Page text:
If You Want to Come to London . . .

By Tamara Vallejos

Posted April 19, 2012 in Music

Photo by Angel Ceballos

U.K.-based Yuck says it digs Americans

Yuck is having a pretty sweet week. The young, London-based indie rock foursome is in between sets at its first Coachella, and just dropped the single “Chew,” which is reminding anyone who has forgotten that these ’90s kids did an amazing job at absorbing the very best sounds of their youth.

Tonight, though, they bring their fuzzy, guitar-driven and wonderfully tuneful set to an outdoor gig at the more intimate Pappy and Harriet’s, where they’ll share the bill with headliners Girls. Yuck’s sound has drawn comparison to some of indie rock’s most revered forefathers, like Dinosaur Jr. and Pavement, and its 2011 self-titled debut earned raves and inclusion on many of 2011’s “Best of” lists.

Yuck began with 21-year-old guitarist Max Bloom and vocalist (and fellow guitarist) Daniel Blumberg, two Londoners who have known each other for most of their lives. “We grew up really close to each other and would always go around to each other’s houses. We were definitely always going to be in a band together,” says Bloom. And they were—a group called Cajun Dance Party, which released one album while all five members were still teenagers. Eventually, Bloom and Blumberg decided to head up a new pursuit, one where they could focus on writing music together in a way they hadn’t in the old band. After a year of writing songs and recording bedroom demos, the guys were ready to go public. The only thing they needed was, well, an actual band.

So they pieced together the rest of the group via New Jersey and Japan.

“After school finished, a lot of our friends wanted to travel, and many of them headed to Israel to work on a kibbutz just for fun,” explains Bloom. While Blumberg was visiting some buddies in Israel, he came across Jonny Rogoff, a drummer from New Jersey, and the two exchanged contact info.

“Months and months later, we sent him an email and said, ‘If you want to come to London, we’d love to have you play in our band. We don’t know what’s going to happen, but come down and find out.’ And he did! He just quit college and moved to London.”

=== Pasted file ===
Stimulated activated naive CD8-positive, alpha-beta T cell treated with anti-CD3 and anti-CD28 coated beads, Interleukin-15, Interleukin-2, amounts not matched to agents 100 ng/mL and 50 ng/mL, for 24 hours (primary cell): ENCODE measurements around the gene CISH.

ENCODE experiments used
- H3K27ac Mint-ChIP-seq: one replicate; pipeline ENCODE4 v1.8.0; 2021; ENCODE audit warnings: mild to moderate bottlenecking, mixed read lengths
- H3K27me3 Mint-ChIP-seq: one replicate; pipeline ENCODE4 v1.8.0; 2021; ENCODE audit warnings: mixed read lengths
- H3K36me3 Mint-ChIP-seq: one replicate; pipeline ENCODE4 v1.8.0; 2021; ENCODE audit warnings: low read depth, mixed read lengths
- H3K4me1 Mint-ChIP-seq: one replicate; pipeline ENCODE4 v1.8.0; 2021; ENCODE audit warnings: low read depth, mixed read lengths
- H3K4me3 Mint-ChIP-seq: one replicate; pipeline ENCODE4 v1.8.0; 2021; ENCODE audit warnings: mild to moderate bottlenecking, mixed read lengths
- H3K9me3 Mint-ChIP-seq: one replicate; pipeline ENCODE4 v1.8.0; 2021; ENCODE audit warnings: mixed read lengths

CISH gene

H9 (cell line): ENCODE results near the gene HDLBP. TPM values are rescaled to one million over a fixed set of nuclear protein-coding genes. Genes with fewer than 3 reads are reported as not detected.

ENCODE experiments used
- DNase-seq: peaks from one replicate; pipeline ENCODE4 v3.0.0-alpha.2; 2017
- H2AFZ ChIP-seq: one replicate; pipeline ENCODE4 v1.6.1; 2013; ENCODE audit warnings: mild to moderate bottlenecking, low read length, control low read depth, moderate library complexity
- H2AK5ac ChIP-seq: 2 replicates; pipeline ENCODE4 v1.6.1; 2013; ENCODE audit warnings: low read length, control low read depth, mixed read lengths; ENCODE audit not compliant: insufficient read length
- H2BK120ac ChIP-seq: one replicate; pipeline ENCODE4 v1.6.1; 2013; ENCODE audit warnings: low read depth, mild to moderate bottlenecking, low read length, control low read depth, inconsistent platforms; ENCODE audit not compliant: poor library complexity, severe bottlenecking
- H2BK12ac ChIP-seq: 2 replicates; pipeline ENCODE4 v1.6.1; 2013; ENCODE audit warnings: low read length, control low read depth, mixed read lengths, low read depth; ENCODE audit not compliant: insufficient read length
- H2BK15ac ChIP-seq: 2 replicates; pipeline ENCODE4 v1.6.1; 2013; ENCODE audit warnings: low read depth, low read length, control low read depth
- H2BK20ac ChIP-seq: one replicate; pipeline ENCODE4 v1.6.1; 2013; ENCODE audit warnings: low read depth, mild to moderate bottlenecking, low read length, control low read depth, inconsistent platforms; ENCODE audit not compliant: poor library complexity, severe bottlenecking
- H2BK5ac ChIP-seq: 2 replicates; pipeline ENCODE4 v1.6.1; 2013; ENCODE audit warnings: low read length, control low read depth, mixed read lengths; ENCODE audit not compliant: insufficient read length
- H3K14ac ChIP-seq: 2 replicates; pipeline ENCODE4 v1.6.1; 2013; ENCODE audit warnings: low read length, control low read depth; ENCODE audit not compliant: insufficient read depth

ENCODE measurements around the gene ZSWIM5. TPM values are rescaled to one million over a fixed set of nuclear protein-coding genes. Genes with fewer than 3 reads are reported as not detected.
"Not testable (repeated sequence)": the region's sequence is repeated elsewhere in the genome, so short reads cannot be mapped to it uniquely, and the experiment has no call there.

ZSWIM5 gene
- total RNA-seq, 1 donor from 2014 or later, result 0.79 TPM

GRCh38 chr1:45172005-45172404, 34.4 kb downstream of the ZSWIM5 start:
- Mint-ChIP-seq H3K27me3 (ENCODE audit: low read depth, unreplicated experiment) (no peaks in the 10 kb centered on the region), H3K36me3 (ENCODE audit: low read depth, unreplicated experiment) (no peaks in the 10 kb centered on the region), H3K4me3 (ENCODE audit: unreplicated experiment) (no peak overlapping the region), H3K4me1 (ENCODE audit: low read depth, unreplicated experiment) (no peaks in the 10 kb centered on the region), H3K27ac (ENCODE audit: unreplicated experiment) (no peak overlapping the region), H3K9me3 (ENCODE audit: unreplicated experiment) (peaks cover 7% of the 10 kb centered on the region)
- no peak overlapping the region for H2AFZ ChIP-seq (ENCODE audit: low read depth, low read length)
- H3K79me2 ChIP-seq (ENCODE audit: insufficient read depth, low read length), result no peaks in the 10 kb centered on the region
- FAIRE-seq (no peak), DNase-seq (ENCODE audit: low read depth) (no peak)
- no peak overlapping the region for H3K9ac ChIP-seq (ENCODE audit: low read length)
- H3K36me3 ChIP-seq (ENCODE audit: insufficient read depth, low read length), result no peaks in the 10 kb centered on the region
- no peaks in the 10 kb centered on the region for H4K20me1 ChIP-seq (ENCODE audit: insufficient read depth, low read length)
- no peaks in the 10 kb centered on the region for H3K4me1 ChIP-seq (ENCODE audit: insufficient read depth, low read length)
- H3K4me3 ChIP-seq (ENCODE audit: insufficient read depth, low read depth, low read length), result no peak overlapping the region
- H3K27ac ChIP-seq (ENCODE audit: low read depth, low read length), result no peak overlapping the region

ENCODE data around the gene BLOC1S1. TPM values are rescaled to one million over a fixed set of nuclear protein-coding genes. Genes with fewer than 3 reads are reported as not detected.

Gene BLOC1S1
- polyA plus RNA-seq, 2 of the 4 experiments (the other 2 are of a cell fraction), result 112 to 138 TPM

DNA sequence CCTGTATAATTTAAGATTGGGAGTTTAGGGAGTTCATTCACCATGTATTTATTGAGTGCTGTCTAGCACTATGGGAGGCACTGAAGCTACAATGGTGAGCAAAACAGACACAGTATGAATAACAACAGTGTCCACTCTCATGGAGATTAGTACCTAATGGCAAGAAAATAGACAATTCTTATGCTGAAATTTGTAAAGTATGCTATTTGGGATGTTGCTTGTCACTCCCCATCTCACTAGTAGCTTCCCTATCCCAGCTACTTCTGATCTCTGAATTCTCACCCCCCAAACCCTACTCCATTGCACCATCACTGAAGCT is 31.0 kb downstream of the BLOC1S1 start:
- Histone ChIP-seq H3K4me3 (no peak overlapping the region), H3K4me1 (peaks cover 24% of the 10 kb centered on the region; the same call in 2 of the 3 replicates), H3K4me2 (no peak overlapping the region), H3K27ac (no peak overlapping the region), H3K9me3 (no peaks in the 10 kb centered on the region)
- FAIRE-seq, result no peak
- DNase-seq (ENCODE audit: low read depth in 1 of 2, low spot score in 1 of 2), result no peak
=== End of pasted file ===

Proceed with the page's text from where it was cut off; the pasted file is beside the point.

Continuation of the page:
That gamble has seemingly paid off. Along with the addition of bassist Mariko Doi—originally from Hiroshima, but living in London for “ages,” according to Bloom—and the occasional inclusion of Blumberg’s sister Llana on vocals, Yuck began playing gigs around town. In 2010 the band released the jangly, guitar-plus-tambourine track “Georgia” as a single, and it didn’t take long for the subsequent buzz to reach Mississippi-based indie label Fat Possum.

“They offered us a deal and we immediately took it,” says Bloom, explaining that the American signing meant Yuck has spent a huge amount of its energy focused on the United States, spending half of 2011 touring stateside. That’s totally fine with Bloom, who says the music scene in the U.S. has more to offer up-and-comers than England’s has.

“There are so many more levels on which a band can exist in America. You can be relatively small scale and still go from state to state, playing gigs to a reasonable amount of people, and being heard on college radio. In England, fewer levels exist. Your band is either nothing or it’s getting played on Radio 1.”

This isn’t to say Yuck is doing shabby back in England, where the band has landed gigs at some of the country’s most buzz-worthy festivals, like Reading and Leeds. But Bloom says he particularly digs American audiences, mostly because we’re just so darn nice.

“American people are just really friendly, very welcoming, and English audiences aren’t always. That’s something I always thought was the big difference between the two places.”

Aw. We like you, too.

Girls with Yuck at Pappy & Harriet’s Pioneertown Palace, 53688 Pioneertown Rd., Pioneertown, (760) 365-5956; www.pappyandharriets.com. Thurs, April 19. 7pm. $15.


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